A report based on internal documents obtained from the Canadian Department of Foreign Affairs, Trade and Development (DFATD), and published Wednesday by MiningWatch Canada and the United Steelworkers, claims Canadian diplomats in Mexico did nothing to stop mining abuses.
According to the document, the Embassy in Mexico complicit in Toronto-based Excellon Resources’s (TSX:EXN) efforts to avoid redressing a violated land use contract and poor working conditions.
The extensive document, Unearthing Canadian Complicity: Excellon Resources, the Canadian Embassy and the Violation of Land and Labour Rights in Durango, Mexico, is based on a review of nearly 250 pages obtained from DFATD during a period of heightened conflict from July to November 2012, the authors claim.
At this time a group of landowners known as Ejido La Sierrita and workers from Local 309 of the National Miners Union at Excellon’s La Platosa mine undertook a peaceful protest for several months, after filing two formal complaints in Canada alleging serious land and labour rights violations without result.
From the press release:
Despite full knowledge of these complaints and Excellon’s refusal to engage in dialogue to address them, the Canadian Embassy planned to share information with Excellon that was gathered from community members and their legal counsel without their consent, while helping the company forge high level connections that led to violent repression against the protest.
“Nowhere in the internal communication reviewed for this study did we find evidence of Canada’s oft-stated policy that it encourages Canadian mining companies to act responsibly and to respect international standards. The Canadian Embassy’s one-sided support for Excellon is a blatant example of Canadian government promotion of corporate interests at the expense of workers and communities,” remarked Ken Neumann, Canadian National Director for the United Steelworkers.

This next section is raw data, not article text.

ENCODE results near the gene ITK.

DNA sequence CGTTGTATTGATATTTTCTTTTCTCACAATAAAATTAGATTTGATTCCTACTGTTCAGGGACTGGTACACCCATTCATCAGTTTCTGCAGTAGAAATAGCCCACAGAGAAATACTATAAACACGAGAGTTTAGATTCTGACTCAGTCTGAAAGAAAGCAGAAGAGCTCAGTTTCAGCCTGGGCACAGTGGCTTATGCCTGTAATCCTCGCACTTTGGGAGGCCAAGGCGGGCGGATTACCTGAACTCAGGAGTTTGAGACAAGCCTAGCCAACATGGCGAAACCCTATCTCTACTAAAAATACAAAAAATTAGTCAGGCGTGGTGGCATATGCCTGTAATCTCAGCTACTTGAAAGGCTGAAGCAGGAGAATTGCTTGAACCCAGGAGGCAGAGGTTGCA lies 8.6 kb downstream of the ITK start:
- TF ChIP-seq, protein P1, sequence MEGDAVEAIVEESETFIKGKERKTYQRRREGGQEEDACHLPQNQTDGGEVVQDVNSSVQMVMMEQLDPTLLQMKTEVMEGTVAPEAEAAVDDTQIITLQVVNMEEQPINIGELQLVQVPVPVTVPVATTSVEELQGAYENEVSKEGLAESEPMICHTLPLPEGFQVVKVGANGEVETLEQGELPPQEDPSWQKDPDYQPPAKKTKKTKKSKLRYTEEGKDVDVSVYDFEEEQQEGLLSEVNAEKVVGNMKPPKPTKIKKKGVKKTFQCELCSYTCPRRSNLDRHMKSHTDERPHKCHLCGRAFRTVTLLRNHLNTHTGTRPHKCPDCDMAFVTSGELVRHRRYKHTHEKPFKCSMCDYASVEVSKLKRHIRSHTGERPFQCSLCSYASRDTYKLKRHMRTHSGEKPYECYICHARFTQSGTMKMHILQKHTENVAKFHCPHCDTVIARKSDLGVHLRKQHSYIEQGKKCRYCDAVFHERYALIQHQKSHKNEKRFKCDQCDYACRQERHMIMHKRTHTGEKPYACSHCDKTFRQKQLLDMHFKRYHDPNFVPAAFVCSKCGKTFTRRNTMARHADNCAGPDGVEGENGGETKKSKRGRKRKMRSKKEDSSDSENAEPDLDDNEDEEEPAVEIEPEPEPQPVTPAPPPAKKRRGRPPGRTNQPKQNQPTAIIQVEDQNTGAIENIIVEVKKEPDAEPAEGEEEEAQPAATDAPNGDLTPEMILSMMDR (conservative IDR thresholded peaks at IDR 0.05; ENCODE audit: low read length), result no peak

Forewarned that Mexican police, army, and government officials were meeting to plan to evict the protest in response to the Embassy and company lobby, one trade commissioner wished the company well, just the night before police and army moved in on the protest camp.
“The Embassy’s apparent disregard for the safety of peaceful protestors in a country where human rights activists, journalists, and community leaders are being injured and killed far too often is appalling. These findings confirm our fears that the Canadian government’s policy to harness its whole diplomatic corps to serve private interests abroad – something it calls “economic diplomacy” and announced in its Global Markets Action Plan – is bound to contribute to further harm,” said Jen Moore, Latin America Program Coordinator for MiningWatch Canada.
The disdain and repression that the Ejido La Sierrita members experienced in 2012 ended Excellon’s welcome in their community. They have since taken action to rescind their contract with Excellon and thereby bring their relationship with the company to an end.
The Access to Information documents can be seen here.